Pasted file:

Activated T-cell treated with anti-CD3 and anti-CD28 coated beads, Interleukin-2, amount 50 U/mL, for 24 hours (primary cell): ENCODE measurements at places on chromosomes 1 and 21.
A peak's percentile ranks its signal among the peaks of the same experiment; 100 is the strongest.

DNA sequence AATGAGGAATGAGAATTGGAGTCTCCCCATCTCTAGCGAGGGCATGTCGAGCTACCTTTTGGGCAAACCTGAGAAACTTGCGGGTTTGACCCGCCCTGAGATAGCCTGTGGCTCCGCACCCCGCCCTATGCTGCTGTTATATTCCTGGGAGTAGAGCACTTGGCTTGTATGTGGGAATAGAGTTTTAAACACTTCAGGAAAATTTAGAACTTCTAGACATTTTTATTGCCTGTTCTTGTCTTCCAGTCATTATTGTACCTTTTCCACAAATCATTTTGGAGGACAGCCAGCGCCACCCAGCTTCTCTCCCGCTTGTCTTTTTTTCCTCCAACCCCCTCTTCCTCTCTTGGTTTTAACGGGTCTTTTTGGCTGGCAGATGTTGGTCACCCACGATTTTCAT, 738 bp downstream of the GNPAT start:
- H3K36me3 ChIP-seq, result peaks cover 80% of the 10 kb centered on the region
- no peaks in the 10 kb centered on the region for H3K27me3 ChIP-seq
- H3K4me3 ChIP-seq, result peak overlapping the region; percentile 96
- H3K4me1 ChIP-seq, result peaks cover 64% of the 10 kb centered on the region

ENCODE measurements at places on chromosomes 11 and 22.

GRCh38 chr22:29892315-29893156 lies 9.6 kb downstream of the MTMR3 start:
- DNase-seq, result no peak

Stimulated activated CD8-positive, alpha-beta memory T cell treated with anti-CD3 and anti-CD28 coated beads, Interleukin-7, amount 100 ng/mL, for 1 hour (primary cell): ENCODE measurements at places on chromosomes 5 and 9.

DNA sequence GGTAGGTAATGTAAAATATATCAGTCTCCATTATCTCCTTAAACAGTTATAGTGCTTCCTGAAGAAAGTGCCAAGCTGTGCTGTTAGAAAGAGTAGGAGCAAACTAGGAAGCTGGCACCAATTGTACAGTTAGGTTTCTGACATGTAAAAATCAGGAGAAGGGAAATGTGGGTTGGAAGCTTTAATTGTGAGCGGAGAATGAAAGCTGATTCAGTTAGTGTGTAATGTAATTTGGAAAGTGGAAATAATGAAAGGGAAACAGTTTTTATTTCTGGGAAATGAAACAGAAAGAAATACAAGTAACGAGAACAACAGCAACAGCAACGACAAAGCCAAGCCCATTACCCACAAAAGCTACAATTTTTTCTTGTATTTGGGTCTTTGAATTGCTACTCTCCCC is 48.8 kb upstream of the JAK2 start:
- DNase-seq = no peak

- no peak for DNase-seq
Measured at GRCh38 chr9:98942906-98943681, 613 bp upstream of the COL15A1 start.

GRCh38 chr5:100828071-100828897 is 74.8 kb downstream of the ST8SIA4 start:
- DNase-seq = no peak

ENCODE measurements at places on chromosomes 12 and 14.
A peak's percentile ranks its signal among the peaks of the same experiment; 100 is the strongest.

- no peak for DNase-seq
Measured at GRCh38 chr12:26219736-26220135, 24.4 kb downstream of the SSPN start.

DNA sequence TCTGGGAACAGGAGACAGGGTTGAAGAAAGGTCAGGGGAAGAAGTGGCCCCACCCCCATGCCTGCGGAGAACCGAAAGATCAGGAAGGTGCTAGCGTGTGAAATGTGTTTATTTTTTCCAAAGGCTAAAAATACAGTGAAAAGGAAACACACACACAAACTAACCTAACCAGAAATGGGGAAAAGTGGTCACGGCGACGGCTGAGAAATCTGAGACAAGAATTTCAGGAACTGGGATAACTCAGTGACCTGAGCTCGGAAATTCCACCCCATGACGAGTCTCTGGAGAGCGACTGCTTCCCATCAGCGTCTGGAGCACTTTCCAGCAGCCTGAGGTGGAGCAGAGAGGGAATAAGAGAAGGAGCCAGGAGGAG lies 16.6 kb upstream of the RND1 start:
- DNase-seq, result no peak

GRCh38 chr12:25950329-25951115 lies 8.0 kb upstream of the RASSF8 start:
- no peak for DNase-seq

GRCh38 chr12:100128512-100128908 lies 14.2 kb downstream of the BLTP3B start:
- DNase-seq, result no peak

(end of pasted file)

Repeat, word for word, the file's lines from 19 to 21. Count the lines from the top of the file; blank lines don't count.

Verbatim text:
A peak's percentile ranks its signal among the peaks of the same experiment; 100 is the strongest.

- no peak for DNase-seq
Measured at GRCh38 chr12:26219736-26220135, 24.4 kb downstream of the SSPN start.